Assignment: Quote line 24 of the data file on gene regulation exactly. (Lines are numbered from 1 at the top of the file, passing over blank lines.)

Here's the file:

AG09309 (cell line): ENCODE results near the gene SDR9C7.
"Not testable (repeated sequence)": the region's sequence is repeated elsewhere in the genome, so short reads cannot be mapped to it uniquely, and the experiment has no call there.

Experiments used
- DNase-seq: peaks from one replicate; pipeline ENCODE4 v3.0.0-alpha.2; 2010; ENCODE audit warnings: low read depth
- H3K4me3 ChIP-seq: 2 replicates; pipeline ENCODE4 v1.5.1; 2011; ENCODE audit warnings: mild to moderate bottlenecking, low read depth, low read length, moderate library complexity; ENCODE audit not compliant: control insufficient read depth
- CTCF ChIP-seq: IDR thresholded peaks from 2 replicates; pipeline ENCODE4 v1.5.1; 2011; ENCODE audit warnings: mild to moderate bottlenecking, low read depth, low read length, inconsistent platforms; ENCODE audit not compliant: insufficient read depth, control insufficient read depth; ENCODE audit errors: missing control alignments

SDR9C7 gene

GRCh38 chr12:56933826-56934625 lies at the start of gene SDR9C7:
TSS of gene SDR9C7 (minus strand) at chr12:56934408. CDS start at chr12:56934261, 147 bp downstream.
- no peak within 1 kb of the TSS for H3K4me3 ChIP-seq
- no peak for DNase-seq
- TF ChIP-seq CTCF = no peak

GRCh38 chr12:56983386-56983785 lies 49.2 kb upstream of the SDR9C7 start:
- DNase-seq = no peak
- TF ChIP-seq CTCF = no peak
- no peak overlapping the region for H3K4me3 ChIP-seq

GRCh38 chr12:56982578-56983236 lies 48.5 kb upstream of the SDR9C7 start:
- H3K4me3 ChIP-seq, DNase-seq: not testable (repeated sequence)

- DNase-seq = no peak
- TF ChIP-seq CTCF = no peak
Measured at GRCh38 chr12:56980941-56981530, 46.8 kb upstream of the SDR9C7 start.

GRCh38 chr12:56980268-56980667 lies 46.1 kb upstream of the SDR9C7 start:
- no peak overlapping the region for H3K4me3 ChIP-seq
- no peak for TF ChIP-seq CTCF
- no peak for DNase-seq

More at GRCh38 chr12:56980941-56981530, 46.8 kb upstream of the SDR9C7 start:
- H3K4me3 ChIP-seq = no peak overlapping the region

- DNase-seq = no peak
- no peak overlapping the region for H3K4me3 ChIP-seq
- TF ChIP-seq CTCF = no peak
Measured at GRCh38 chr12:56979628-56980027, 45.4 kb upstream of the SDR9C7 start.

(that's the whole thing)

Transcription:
- no peak for TF ChIP-seq CTCF